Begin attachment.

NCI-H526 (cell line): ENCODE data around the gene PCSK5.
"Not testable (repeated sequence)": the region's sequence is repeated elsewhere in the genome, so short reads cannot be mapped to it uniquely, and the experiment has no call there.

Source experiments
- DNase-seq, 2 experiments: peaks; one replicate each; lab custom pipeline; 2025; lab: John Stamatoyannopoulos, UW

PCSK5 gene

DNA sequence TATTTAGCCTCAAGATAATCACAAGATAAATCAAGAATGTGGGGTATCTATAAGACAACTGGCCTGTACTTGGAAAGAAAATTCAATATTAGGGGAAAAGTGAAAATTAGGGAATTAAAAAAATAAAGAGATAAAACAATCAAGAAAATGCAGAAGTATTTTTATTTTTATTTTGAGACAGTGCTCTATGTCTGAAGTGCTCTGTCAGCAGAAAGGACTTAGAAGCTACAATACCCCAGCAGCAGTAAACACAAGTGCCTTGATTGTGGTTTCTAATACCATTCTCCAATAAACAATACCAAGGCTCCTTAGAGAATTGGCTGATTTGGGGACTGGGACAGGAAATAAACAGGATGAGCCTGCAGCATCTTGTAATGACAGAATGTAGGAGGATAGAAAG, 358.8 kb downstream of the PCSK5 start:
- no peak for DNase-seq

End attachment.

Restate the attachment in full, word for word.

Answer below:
NCI-H526 (cell line): ENCODE data around the gene PCSK5.
"Not testable (repeated sequence)": the region's sequence is repeated elsewhere in the genome, so short reads cannot be mapped to it uniquely, and the experiment has no call there.

Source experiments
- DNase-seq, 2 experiments: peaks; one replicate each; lab custom pipeline; 2025; lab: John Stamatoyannopoulos, UW

PCSK5 gene

DNA sequence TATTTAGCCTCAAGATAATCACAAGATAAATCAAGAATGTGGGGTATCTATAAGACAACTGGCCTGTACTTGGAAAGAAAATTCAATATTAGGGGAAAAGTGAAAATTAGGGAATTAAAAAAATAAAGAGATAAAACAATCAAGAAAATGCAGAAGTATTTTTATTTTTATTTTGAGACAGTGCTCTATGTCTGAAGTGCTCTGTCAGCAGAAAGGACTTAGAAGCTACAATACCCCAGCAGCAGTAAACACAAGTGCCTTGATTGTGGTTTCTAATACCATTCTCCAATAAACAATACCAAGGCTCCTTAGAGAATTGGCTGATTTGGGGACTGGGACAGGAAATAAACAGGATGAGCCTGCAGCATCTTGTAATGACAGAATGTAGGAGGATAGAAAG, 358.8 kb downstream of the PCSK5 start:
- no peak for DNase-seq